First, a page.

As far as these projections are concerned, the most interesting event of the past week was the combined 0-13 record posted by Detroit and California. In the first draft of this article three weeks ago, we wrote that the Angels were the team most likely to collapse down the stretch, since they had been winning more games than they should all year, had just installed a new manager who then went into the hospital, faced a tough schedule the rest of the way, and had nothing to play for. But we pulled this comment before publication because it was pure speculation. By the way, we didn't feel the same way about the Tigers, who had been showing some signs of life (their team ERA has come down by more than a half run per game in recent weeks). Do weaker teams consistently fall short of projections down the stretch? We don't know, and we don't have time to study this right now. Maybe we'll come back to this next year.
September 25, 1996 Update
In the past week, the Yankees and Mariners were the big winners. New York won 5 of 7, a win over Toronto and a pair of victories against each of their division rivals, Baltimore and Boston. Seattle went from wild-card contender to a serious threat for the West division crown after sweeping Texas and taking two of three from Oakland. Cleveland continues to mop things up after clinching the Central against the White Sox early in the week.
The Yankees are now projected to win the East by four games over Baltimore. They'll have to work for it, with five remaining games with the arch-enemy Red Sox and a pair with the pesky Brewers. If Baltimore can hang close through mid-week, they could make things interesting with their final four-game set in Toronto.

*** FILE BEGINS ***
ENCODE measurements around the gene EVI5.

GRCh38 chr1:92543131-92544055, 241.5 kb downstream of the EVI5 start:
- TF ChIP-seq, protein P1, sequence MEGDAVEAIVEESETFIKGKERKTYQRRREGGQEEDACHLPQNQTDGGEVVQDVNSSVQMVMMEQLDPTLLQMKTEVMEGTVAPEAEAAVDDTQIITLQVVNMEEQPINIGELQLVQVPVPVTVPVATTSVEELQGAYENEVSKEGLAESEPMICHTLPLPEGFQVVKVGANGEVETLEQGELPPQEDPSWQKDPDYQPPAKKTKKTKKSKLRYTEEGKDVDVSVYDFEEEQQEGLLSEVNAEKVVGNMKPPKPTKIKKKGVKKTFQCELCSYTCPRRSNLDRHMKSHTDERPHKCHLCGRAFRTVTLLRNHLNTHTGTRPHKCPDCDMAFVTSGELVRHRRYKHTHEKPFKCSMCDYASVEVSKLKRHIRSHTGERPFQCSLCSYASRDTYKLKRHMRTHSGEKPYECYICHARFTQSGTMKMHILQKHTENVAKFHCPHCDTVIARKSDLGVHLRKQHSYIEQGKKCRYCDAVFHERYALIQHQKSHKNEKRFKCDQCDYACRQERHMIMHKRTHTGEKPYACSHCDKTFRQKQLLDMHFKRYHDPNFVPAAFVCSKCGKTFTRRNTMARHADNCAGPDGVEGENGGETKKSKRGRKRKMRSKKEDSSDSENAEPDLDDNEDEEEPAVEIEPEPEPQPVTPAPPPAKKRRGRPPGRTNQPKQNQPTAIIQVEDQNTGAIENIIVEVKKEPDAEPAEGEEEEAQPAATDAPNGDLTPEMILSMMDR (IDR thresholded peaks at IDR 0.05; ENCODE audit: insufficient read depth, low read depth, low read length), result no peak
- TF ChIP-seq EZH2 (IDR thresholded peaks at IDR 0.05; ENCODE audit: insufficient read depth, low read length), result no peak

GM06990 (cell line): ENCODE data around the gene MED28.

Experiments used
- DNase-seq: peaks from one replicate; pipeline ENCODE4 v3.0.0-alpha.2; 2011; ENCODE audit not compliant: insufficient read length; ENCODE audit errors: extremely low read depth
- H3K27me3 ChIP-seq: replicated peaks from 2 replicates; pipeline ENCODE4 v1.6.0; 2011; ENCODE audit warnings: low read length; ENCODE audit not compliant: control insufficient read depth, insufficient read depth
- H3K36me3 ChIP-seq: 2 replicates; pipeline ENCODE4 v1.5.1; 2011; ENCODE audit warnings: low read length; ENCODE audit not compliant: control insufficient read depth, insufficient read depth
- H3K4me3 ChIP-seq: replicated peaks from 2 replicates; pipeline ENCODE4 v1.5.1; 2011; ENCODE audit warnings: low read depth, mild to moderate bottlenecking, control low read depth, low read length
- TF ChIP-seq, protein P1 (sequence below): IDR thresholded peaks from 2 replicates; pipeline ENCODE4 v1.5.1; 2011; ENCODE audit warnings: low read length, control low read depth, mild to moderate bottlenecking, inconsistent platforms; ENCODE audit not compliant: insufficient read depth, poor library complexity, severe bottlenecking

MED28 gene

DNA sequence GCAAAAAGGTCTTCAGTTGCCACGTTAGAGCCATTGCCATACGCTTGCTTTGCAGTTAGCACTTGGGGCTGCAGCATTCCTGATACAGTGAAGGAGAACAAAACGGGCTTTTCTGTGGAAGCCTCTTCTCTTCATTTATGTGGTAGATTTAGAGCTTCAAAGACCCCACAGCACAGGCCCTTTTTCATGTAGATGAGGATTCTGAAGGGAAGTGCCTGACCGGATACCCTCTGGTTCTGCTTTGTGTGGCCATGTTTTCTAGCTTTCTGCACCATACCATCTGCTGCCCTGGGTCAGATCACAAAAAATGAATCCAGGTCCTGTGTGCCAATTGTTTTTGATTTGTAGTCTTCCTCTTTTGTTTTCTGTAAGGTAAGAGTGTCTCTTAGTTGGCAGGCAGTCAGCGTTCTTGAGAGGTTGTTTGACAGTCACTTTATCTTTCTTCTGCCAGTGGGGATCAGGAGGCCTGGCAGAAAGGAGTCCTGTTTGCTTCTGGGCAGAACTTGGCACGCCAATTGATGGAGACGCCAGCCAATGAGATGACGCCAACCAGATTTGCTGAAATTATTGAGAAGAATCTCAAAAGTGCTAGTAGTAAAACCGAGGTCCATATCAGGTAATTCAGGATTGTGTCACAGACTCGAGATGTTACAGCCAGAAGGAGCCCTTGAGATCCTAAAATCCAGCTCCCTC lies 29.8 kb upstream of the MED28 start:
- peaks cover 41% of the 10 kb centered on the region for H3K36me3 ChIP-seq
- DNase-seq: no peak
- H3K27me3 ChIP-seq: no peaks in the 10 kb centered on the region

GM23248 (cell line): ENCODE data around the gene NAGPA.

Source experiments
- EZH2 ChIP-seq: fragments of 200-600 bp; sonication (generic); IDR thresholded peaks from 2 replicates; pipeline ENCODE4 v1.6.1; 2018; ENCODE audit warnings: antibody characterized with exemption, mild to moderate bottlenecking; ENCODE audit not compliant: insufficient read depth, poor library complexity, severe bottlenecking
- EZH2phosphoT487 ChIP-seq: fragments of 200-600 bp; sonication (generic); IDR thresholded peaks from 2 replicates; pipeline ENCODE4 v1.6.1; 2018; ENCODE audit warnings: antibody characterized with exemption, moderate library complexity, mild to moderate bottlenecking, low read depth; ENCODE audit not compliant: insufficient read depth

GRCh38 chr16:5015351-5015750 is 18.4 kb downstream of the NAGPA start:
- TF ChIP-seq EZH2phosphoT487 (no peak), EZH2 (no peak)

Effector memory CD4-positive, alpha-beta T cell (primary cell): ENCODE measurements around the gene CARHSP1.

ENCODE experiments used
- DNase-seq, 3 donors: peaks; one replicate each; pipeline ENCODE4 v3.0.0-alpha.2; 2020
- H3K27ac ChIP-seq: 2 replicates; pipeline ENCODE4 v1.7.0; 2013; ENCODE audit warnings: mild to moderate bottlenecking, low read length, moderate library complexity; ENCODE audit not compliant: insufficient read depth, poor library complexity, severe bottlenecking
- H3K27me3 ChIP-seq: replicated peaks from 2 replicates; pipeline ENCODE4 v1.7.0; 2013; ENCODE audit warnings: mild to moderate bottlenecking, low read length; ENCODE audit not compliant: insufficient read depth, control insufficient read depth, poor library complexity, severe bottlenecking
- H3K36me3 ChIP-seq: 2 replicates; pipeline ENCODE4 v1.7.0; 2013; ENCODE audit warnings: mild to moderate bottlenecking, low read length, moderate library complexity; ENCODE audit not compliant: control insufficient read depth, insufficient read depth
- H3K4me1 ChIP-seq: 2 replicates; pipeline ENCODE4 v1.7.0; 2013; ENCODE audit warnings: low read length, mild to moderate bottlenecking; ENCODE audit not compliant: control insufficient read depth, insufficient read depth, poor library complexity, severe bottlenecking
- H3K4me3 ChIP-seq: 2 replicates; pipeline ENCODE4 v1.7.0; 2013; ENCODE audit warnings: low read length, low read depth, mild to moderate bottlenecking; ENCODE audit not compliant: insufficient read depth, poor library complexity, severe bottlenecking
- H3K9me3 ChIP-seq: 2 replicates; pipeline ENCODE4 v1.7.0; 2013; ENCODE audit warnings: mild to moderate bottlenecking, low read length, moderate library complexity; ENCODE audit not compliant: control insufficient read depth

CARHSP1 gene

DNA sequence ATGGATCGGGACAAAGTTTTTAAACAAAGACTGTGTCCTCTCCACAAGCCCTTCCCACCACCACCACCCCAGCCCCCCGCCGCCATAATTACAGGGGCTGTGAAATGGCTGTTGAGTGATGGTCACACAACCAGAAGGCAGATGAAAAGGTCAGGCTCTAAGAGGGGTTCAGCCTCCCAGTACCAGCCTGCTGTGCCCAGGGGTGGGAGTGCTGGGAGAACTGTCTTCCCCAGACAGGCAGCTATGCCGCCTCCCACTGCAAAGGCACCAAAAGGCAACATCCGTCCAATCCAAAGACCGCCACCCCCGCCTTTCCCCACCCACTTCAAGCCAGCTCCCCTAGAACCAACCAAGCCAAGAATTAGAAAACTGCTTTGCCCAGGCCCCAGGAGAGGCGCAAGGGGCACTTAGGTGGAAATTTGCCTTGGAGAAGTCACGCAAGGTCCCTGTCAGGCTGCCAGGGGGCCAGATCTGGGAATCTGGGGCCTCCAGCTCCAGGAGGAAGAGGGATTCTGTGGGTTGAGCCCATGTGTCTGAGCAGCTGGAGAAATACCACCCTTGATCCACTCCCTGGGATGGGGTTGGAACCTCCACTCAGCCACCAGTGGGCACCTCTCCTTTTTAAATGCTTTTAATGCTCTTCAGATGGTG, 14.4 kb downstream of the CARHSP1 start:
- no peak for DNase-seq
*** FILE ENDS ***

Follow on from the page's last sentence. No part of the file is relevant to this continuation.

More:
Out west, Texas is projected to hold off the Mariners with two games to spare, despite their recent troubles. Strength of schedule isn't much of an issue here, as both teams finish with the Angels and Athletics. If it stays close, however, Seattle has one game to make up with Cleveland, which should help Texas hang on.
Here are the current projections for the wild-card teams, with Minnesota dropping out after a 2-5 week, and only Seattle having a new projected win total compared with a week ago:
W L Pct GBL Change from 9/18 Baltimore 89 73 .549 - 0 Seattle 87 75 .537 2 +2 Chicago 86 76 .531 3 0 Boston 83 79 .512 6 0
The odds are very much against the Red Sox, who have the most ground to make up and the toughest remaining schedule. They must sweep their two-game home series with Baltimore and hope that the Yankees clinch early and take it easy over the final weekend. All three of the other contenders have easy schedules for the final week, so the race will be won by the team that can avoid the upsets. (By the way, these projections are based on stats through Sunday, September 22, but I'm writing this on Tuesday. Baltimore and Seattle lost their Monday games while Boston took an extra-inning thriller from the Yankees. The ray of hope for the Red Sox is just a tad brighter today.)
Last week, because the Tigers and Angels were in the midst of long losing streaks, I wondered whether the weaker teams consistently fall short of projections down the stretch. This may be true, but the NL cellar-dwellars are providing some counter-examples. The Pirates ripped off an eleven-game winning streak over the last two weeks, and the Phillies and Giants have both played .500 ball lately.
October 3, 1996 Update